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PLoS Genet. 2008 Sep 5;4(9):e1000174. doi: 10.1371/journal.pgen.1000174.

Identification of neural crest and glial enhancers at the mouse Sox10 locus through transgenesis in zebrafish.

Author information

  • 1Genome Technology Branch, National Human Genome Research Institute, National Institutes of Health, Bethesda, Maryland, United States of America.

Abstract

Sox10 is a dynamically regulated transcription factor gene that is essential for the development of neural crest-derived and oligodendroglial populations. Developmental genes often require multiple regulatory sequences that integrate discrete and overlapping functions to coordinate their expression. To identify Sox10 cis-regulatory elements, we integrated multiple model systems, including cell-based screens and transposon-mediated transgensis in zebrafish, to scrutinize mammalian conserved, noncoding genomic segments at the mouse Sox10 locus. We demonstrate that eight of 11 Sox10 genomic elements direct reporter gene expression in transgenic zebrafish similar to patterns observed in transgenic mice, despite an absence of observable sequence conservation between mice and zebrafish. Multiple segments direct expression in overlapping populations of neural crest derivatives and glial cells, ranging from pan-Sox10 and pan-neural crest regulatory control to the modulation of expression in subpopulations of Sox10-expressing cells, including developing melanocytes and Schwann cells. Several sequences demonstrate overlapping spatial control, yet direct expression in incompletely overlapping developmental intervals. We were able to partially explain neural crest expression patterns by the presence of head to head SoxE family binding sites within two of the elements. Moreover, we were able to use this transcription factor binding site signature to identify the corresponding zebrafish enhancers in the absence of overall sequence homology. We demonstrate the utility of zebrafish transgenesis as a high-fidelity surrogate in the dissection of mammalian gene regulation, especially those with dynamically controlled developmental expression.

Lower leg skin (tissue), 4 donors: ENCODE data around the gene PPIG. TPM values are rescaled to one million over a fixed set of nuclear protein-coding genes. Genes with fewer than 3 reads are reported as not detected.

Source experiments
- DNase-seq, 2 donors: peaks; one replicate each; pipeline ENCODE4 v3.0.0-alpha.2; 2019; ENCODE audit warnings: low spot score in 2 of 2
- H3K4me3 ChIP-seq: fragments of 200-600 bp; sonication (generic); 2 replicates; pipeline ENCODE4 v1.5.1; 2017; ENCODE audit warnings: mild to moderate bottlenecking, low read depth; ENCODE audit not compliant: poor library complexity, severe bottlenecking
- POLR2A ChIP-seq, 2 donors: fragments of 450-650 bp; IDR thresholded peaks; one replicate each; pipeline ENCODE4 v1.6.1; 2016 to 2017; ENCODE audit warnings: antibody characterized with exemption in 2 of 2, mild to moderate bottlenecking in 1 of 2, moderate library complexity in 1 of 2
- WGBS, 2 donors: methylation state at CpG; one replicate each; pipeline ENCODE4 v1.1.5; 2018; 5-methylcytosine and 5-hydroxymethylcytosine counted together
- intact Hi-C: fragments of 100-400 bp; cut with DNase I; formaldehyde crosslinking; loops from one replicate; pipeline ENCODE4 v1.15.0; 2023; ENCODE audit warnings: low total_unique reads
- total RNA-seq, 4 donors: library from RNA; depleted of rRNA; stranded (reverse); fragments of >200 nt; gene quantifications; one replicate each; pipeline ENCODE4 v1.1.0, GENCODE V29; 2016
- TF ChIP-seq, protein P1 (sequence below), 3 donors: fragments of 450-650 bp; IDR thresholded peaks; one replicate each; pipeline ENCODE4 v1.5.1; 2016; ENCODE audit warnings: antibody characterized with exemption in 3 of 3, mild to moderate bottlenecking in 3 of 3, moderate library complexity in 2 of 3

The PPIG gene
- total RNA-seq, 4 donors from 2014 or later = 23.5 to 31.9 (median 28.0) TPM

PMID:
18773071
[PubMed - indexed for MEDLINE]
PMCID:
PMC2518861
Free PMC Article

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